Cover boy stays grounded

Bryce Harper is human.

He proved that Friday when he fired the ceremonial first pitch into the dirt near home plate at Cashman Field before the 51s’ 9-8 loss to Portland.

But the 16-year-old sophomore catcher at Las Vegas High School already has displayed enough seemingly superhuman skills on the baseball field to be featured on the cover of the June 8 edition of Sports Illustrated.

The magazine hails Harper, who has hit a 570-foot home run and possesses a 96 mph fastball, as baseball’s “Chosen One” and “the most exciting prodigy since LeBron (James of the Cleveland Cavaliers).”

“I can see the hype, if he’s hitting with that much power already at a young age,” 51s second baseman Kevin Howard said. “He’s got a chance to be as great as I’m sure Alex Rodriguez was at that age and Ken Griffey Jr.”

Like Rodriguez and Griffey Jr., Harper is projected to be the No. 1 overall draft pick in 2011. But Howard said it’s too soon to anoint Harper as an all-time great.

“He’s obviously got a lot of talent, so it’s not too soon to talk about him being a high draft pick and stuff like that, but … people tend to make the assumption he’s going to be one of baseball’s great Hall of Famers already. It’s too soon to go that far,” Howard said. “He’s young. He’s got a lot of adjustments he’ll need to make after high school, when the game gets harder.”

Las Vegas relief pitcher Bryan Bullington knows well the high expectations that come with being the first pick in the draft. In 2002, when he was 21, the Pittsburgh Pirates took him with the top pick.

“It’s obviously a lot of expectations, at that age especially,” said Bullington, who is 2-1 with a 4.13 ERA this season for Las Vegas (21-34). “I was a little older when I went through the process, so that definitely helped, but it’s definitely a lot on your plate.”

Bullington made the majors in his third professional season but has pitched only 33 innings in the big leagues overall, going 0-5 with a 5.45 ERA.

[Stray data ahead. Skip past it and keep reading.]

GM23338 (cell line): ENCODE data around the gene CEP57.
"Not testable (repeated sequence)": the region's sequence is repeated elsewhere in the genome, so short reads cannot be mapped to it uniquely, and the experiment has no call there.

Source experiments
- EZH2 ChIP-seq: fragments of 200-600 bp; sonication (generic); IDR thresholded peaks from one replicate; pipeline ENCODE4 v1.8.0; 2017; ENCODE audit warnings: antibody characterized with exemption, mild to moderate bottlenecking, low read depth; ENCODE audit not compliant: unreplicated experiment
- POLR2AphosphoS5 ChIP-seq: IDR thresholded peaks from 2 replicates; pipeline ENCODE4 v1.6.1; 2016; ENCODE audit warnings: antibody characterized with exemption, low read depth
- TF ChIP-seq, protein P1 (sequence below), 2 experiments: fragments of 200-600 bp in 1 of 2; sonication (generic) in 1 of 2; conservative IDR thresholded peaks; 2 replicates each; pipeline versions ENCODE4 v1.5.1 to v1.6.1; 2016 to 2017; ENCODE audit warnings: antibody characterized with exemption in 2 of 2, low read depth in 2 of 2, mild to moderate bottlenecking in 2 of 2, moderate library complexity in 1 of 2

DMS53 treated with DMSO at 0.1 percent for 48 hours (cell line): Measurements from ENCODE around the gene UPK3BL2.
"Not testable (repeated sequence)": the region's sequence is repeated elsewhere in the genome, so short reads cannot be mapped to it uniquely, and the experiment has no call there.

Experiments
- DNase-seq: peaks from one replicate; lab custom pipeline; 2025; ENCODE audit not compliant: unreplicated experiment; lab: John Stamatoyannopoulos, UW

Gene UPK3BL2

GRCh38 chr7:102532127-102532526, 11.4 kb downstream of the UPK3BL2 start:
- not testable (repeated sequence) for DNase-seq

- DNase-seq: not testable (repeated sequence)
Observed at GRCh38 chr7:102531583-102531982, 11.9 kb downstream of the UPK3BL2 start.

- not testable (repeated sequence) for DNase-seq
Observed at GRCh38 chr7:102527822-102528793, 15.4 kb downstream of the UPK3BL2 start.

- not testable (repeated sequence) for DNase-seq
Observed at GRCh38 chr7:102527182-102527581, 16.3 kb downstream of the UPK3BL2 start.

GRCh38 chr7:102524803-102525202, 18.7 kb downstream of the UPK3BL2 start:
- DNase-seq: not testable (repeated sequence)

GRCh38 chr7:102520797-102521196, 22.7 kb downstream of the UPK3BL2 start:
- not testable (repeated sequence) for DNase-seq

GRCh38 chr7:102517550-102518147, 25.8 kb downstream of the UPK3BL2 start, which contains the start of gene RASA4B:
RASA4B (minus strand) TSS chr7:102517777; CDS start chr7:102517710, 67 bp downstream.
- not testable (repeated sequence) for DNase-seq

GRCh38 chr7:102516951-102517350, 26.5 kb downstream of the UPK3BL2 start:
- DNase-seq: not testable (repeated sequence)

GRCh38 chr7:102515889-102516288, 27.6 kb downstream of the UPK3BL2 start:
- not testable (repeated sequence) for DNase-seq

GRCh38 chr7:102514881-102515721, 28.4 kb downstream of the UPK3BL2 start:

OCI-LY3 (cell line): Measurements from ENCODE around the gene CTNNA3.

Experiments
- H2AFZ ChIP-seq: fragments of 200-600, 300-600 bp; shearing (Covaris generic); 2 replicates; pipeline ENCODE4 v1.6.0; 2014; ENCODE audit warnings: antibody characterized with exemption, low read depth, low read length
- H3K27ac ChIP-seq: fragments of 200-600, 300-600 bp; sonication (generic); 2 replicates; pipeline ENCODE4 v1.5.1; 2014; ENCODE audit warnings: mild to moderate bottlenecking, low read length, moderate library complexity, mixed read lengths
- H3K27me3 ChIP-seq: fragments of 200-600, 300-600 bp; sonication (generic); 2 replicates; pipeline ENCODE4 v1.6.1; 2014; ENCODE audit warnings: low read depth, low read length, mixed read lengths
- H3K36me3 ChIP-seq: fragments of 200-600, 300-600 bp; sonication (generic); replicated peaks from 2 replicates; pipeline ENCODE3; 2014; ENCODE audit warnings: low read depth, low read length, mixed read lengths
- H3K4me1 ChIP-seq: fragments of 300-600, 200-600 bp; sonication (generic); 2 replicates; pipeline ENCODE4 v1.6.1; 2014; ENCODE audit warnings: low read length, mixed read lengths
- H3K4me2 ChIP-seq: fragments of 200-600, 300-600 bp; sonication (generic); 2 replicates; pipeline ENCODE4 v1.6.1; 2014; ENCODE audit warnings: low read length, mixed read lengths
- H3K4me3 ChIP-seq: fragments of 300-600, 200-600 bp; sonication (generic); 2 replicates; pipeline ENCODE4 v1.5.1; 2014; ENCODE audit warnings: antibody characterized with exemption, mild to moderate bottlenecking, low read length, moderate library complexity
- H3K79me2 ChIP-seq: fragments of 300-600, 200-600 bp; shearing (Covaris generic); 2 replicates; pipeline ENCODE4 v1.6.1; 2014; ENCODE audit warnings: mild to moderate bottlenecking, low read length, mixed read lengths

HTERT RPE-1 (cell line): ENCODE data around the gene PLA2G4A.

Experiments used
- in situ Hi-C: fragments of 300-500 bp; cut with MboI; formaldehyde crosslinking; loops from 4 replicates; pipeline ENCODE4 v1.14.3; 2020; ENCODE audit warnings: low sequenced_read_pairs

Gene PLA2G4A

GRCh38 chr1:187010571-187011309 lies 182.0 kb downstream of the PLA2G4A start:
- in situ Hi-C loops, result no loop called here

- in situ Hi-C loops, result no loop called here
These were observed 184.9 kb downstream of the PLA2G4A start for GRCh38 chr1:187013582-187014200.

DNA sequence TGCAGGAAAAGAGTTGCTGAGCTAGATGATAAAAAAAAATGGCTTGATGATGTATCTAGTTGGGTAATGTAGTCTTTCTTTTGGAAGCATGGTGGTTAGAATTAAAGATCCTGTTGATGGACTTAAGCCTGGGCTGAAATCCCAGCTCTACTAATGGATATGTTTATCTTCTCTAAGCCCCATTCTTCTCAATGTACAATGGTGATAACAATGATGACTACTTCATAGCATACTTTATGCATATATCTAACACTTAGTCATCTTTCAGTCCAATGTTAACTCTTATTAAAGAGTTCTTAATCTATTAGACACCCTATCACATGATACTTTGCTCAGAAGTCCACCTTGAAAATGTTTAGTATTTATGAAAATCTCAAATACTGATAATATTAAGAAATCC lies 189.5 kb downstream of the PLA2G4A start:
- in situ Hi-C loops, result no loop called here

“You’ve seen guys come from the back end of the draft that have unbelievable careers in the big leagues, and you’ve seen a lot of guys from the first round do the same thing,” he said. “It’s a crapshoot. A lot of things play into having success.”

Howard said a key to Harper’s success will be continuing to work hard and not resting on his already large laurels.

“If you buy into all the hype and think you don’t need to get better and stop working, then it can really hurt you,” he said. “But if you stay grounded and still work hard, I don’t see anything wrong with it.”

Portland shortstop Sean Kazmar, who played at Las Vegas High School, has been impressed with Harper’s work ethic since he was 10 years old.

“He worked hard when he was 10 years old out there watching us. He’s always worked hard,” said Kazmar, who caught Harper’s first pitch. “I got a chance to see him this offseason in a scrimmage, and I was in amazement … I think he could definitely be one of the next big things.

“If he keeps his head on straight, he’s going to have a long career ahead of him.”

Harper said he thrives on pressure and has higher expectations for himself than any magazine article can create. “I want to be the greatest player who ever lived,” he said. “That’s always been my dream.”

Contact reporter Todd Dewey at tdewey@ or 702-383-0354.

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